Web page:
As deforestation progresses at a torrid pace, countries in the Amazon region are increasingly vulnerable to climate change and its potential negative economic impacts.
A new policy brief from Moritz Kraemer argues that tailored financial instruments can support incentives for conservation for both current and future governments in the Amazon region. Linking deforestation to debt service costs could create a clear financial incentive to policymakers to enforce national rules aimed at preventing deforestation.
Kraemer suggests that sovereign governments in the Amazon basin region could issue standardized sustainability-linked bonds (SLBs), wherein interest varies inversely with the progress made by the respective governments in reducing deforestation, thereby making conservation financially attractive for governments. It is important to note, however, that SLBs are not an instrument to restructure debt and will not signal financial distress. Rather, government debt service costs will be linked to independently measured progress in reducing national deforestation rates, thereby enhancing the monetary value of the forest. Standardized issuance by different Amazon governments will enhance liquidity and reduce debt service costs further. Importantly, SLBs are specialized sovereign issuance and can be implemented independently of sovereign debt restructuring efforts. If SLBs were linked to debt swaps including debt relief, the related stigma would reduce the chances of broader adaptation by issuers and limit the attractiveness for investors.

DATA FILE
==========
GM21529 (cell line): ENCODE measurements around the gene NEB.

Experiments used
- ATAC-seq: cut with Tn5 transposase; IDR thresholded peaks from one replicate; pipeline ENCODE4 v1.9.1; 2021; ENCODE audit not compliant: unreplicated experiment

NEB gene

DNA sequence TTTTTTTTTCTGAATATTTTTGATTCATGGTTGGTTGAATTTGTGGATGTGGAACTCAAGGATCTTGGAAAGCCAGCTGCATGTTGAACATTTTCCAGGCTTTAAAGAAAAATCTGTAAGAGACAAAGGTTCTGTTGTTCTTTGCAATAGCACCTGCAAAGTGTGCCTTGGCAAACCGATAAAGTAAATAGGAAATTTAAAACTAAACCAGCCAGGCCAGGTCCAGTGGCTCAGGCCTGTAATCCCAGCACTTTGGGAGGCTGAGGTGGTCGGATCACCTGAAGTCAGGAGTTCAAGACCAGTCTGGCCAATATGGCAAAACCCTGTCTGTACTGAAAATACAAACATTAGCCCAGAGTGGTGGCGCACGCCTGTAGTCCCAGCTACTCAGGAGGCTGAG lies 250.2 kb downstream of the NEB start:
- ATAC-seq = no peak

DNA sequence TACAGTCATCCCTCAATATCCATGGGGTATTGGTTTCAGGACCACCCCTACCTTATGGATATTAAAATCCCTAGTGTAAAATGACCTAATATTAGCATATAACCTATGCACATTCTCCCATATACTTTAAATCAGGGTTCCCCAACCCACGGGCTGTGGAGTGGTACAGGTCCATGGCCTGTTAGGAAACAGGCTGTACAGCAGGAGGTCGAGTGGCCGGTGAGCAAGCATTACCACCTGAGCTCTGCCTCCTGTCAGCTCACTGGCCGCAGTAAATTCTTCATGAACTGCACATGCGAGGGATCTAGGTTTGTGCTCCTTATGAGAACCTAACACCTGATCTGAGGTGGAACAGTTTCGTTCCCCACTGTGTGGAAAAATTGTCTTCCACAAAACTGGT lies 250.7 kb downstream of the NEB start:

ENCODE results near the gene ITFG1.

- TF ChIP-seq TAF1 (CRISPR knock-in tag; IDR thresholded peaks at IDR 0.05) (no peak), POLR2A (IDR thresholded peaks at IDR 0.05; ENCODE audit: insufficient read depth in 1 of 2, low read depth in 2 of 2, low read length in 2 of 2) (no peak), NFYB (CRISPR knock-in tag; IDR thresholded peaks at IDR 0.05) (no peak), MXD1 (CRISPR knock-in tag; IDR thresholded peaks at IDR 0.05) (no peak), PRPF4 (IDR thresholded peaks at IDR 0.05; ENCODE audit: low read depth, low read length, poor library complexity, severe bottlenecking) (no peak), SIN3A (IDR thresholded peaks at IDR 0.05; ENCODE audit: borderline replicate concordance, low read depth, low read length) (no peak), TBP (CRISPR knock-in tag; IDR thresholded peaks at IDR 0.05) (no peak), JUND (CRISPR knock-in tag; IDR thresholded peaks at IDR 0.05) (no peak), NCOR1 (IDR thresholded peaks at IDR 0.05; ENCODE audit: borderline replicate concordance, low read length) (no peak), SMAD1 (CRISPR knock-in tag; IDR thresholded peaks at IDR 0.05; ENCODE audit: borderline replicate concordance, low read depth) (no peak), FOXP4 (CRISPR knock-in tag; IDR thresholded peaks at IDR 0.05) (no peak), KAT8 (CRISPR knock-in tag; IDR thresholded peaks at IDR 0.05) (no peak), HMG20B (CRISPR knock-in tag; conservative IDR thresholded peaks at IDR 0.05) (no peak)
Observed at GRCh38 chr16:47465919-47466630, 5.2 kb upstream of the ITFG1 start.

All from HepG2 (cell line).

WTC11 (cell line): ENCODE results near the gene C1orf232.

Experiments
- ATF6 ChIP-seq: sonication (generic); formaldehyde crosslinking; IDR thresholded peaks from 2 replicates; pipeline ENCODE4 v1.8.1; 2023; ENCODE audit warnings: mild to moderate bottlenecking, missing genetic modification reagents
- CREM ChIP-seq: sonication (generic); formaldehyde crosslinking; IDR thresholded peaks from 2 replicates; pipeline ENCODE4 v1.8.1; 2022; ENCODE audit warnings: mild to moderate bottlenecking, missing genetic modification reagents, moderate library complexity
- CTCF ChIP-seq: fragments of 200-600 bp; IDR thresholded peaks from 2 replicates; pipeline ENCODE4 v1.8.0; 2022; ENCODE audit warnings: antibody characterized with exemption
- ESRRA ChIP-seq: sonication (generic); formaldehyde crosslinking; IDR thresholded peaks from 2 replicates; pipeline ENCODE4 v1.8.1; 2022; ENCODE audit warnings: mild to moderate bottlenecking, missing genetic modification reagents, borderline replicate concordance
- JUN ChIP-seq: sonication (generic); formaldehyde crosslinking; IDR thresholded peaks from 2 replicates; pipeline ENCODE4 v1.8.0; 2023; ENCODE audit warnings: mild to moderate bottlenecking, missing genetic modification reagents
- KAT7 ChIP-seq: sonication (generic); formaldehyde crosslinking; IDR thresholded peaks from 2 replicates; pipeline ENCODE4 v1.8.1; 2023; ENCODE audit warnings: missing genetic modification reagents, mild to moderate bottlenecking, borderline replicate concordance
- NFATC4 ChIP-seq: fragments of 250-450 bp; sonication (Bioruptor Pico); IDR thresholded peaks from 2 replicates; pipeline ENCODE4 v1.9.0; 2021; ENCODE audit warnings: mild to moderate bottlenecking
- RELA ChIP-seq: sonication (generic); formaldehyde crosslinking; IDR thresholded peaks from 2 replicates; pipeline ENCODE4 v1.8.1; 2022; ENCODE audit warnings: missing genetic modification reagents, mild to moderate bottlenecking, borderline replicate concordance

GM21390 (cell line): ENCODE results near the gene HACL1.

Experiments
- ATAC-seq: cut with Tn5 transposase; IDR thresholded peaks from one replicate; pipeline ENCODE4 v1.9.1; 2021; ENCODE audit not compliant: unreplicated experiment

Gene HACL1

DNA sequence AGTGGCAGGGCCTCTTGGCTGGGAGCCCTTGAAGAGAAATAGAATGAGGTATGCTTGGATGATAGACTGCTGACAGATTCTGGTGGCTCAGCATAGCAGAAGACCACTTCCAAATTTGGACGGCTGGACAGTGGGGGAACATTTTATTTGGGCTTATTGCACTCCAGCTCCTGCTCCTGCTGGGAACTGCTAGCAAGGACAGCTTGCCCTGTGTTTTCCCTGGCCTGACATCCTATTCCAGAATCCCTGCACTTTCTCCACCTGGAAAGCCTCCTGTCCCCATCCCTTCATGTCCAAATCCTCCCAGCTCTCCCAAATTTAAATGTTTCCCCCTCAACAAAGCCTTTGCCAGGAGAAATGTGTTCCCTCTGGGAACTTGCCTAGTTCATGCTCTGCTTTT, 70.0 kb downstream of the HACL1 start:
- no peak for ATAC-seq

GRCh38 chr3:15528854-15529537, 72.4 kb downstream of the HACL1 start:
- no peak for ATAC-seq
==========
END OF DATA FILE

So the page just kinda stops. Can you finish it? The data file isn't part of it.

If purposefully designed, SLBs will provide financial incentives to overcome the perceived short-term trade-off between conservation and development.